Industrial Policy Faculty – Lovely School Of Business LPU
Learning Outcome… Understanding of… • Concept of Industrial Policy • Main objectives of industrial policy • Role & functions of Department of Industrial policy & promotion • Industrial Policy 1991
Industrial Policy • It covers rules, regulations, principles, policies, & procedures laid down by government for regulating & controlling industrial undertakings in the country. • It prescribes the respective roles of the public, private, joint, cooperative large, medium & small scale sectors for the development of industries.
Industrial Policy Contd... • It incorporates fiscal & monetary policies, tariff policy, labor policy. • It shows the government attitude not only towards external assistance but also toward public & private sectors.
Main Objectives • To maintain a sustained growth in productivity • To enhance gainful employment • To prevent undue concentration of economic power
Main Objectives • To achieve optimal utilization of human resources • To attain international competitiveness and • To transform India into a major partner and player in the global arena
Introduction of DIPP • The Department of Industrial Policy & Promotion was established in 1995 and has been reconstituted in the year 2000 with the merger of the Department of Industrial Development.
Role & Function of DIPP • Encouragement to foreign technology collaborations at enterprise level and formulating policy parameters for the same; • Administration of Industries (Development & Regulation) Act, 1951
Role & Function of DIPP • Formulation of policies relating to Intellectual Property Rights in the fields of Patents, Trademarks, Industrial Designs and Geographical Indications of Goods and administration of regulations, rules made there under
Role & Function of DIPP • Promoting industrial development of industrially backward areas and the North Eastern Region including International Co-operation for industrial partnerships and • Promotion of productivity, quality and technical cooperation.
Industrial Policies • Industrial Policy Resolution of 1948 • Industrial Policy Resolution of 1956 • Industrial Policy Resolution of 1973 • Industrial Policy Resolution of 1977 • Industrial Policy Resolution of 1980 • The New Industrial Policy of 1991
Industrial Policy 1991 • Policy focus is on – • Deregulating Indian industry; • Allowing the industry freedom and flexibility in responding to market forces and • Providing a policy regime that facilitates and fosters growth of Indian industry.
Industrial Policy 1991 • In pursuit of the industrial objectives, Government decided to take a series of initiatives in respect of the policies relating to the following areas: • Industrial Licensing • Foreign Investment • Foreign Technology Agreements • Public Sector Policy • MRTP Act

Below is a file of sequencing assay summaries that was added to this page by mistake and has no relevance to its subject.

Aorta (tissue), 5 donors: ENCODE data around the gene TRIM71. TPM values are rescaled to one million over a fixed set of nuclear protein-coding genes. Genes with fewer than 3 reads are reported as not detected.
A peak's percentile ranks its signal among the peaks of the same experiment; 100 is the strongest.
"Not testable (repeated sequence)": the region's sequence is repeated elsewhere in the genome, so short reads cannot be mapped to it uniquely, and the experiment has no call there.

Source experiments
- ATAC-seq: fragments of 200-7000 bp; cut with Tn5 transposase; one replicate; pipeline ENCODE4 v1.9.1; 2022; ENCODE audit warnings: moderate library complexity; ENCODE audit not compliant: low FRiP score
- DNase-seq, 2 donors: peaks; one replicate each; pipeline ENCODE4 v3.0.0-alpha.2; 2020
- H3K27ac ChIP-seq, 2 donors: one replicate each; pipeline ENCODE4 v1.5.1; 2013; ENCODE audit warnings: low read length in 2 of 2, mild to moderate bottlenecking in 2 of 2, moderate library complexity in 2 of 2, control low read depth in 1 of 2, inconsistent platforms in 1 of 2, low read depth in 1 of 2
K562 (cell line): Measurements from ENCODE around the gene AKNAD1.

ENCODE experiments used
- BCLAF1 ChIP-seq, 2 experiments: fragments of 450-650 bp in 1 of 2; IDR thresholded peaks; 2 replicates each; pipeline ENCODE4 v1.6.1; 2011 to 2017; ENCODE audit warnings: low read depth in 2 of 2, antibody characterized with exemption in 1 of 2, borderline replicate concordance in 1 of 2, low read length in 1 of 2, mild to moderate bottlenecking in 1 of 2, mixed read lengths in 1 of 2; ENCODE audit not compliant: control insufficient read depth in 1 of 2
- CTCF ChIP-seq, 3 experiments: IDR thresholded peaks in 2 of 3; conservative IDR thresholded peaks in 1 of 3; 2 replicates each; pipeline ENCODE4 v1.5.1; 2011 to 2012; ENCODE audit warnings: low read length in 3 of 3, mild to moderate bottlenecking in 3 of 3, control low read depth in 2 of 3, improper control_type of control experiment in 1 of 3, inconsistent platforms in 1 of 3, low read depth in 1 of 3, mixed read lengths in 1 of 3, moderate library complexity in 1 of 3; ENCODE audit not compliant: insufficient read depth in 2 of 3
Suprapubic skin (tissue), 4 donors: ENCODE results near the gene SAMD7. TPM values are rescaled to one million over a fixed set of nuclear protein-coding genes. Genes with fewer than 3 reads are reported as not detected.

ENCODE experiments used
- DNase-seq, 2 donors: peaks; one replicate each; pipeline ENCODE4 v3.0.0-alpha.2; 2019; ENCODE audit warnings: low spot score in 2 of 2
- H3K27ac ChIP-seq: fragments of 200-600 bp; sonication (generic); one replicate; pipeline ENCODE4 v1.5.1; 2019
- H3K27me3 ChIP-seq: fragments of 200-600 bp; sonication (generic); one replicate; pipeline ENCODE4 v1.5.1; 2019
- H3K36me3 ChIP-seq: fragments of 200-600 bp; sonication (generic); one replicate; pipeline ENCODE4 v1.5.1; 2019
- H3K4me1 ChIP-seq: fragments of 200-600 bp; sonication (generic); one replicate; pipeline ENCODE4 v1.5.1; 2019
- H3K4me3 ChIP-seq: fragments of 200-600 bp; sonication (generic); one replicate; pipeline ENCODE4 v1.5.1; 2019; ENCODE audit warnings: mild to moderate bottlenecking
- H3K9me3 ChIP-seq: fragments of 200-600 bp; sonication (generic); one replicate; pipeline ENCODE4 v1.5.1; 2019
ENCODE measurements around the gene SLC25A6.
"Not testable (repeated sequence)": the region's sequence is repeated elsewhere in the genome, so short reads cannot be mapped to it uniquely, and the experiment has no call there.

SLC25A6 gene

Industrial Licensing Policy • The Industrial Policy Resolution of 1956 identified the following three categories of industries: • Those that would be reserved for development in public sector. • Those that would be permitted for development through private enterprise with or without State participation. • Those in which investment initiatives would ordinarily emanate from private entrepreneurs.
Industrial Licensing Policy • Industrial Licensing is governed by the Industries (Development & Regulation) Act, 1951. • Industrial licensing was abolished for all industries, except those specified (18 industries), irrespective of levels of investment.
Foreign Investment • Limit on foreign equity holdings raised from 40% to 51% in a wide range of industries • Foreign Equity Proposals need not to be accompanied by Foreign Technology Transfer Agreement • Procedure for FDI streamlined by creating a Foreign Investment Promotion Board to consider individual application case by case
Foreign Technology Agreements • Foreign technology agreements in high-priority industries upto Rs. 1 crore were given automatic permission. • No permission was required for hiring foreign technicians and foreign testing of indigenously developed technologies.
Public Sector Policy • List of industries reserved for the public (Schedule A) reduced from 17 to 8 • List of sector reserved for dominance by public sector (Schedule B) effectively abolished • Disinvestment in selected public sector enterprise to raise finance for development, bring in greater accountability & help create a new culture in their working for improved efficiency
MRTP Act • Removed the threshold limits of assets in respect of MRTP companies and dominant undertakings • Eliminated the requirement of prior approval of Central Government for • Establishment of new undertakings • Expansion of undertakings • Merger, Amalgamation and Takeover • Appointment of Directors under certain circumstances. • The newly empowered MRTP Commission will be authorised to initiative investigations on complaints received from individual consumers or classes of consumers in regard to monopolistic, restrictive and unfair trade practices.